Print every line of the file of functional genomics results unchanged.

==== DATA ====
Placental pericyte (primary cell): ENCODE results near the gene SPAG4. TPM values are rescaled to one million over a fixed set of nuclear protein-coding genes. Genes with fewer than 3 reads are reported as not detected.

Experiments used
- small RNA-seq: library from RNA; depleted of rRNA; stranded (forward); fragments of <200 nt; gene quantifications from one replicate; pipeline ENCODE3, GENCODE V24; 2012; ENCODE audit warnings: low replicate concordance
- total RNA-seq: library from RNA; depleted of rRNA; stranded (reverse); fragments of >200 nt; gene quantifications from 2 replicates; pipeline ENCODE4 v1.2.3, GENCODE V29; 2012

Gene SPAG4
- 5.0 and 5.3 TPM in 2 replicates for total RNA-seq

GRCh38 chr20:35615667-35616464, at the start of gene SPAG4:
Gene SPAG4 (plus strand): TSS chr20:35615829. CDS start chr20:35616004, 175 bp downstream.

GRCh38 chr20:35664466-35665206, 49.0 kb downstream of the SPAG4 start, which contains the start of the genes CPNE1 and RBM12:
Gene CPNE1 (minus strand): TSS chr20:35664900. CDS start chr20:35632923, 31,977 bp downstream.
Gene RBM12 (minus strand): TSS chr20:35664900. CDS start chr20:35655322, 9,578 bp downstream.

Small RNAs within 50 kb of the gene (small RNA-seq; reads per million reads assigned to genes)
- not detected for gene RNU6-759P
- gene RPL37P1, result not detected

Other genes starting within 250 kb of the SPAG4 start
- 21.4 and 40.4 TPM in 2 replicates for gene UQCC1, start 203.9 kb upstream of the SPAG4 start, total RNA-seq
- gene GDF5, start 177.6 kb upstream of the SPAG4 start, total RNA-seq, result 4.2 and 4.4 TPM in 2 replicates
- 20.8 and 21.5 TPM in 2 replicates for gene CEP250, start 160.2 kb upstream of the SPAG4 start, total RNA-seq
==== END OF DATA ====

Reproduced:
Placental pericyte (primary cell): ENCODE results near the gene SPAG4. TPM values are rescaled to one million over a fixed set of nuclear protein-coding genes. Genes with fewer than 3 reads are reported as not detected.

Experiments used
- small RNA-seq: library from RNA; depleted of rRNA; stranded (forward); fragments of <200 nt; gene quantifications from one replicate; pipeline ENCODE3, GENCODE V24; 2012; ENCODE audit warnings: low replicate concordance
- total RNA-seq: library from RNA; depleted of rRNA; stranded (reverse); fragments of >200 nt; gene quantifications from 2 replicates; pipeline ENCODE4 v1.2.3, GENCODE V29; 2012

Gene SPAG4
- 5.0 and 5.3 TPM in 2 replicates for total RNA-seq

GRCh38 chr20:35615667-35616464, at the start of gene SPAG4:
Gene SPAG4 (plus strand): TSS chr20:35615829. CDS start chr20:35616004, 175 bp downstream.

GRCh38 chr20:35664466-35665206, 49.0 kb downstream of the SPAG4 start, which contains the start of the genes CPNE1 and RBM12:
Gene CPNE1 (minus strand): TSS chr20:35664900. CDS start chr20:35632923, 31,977 bp downstream.
Gene RBM12 (minus strand): TSS chr20:35664900. CDS start chr20:35655322, 9,578 bp downstream.

Small RNAs within 50 kb of the gene (small RNA-seq; reads per million reads assigned to genes)
- not detected for gene RNU6-759P
- gene RPL37P1, result not detected

Other genes starting within 250 kb of the SPAG4 start
- 21.4 and 40.4 TPM in 2 replicates for gene UQCC1, start 203.9 kb upstream of the SPAG4 start, total RNA-seq
- gene GDF5, start 177.6 kb upstream of the SPAG4 start, total RNA-seq, result 4.2 and 4.4 TPM in 2 replicates
- 20.8 and 21.5 TPM in 2 replicates for gene CEP250, start 160.2 kb upstream of the SPAG4 start, total RNA-seq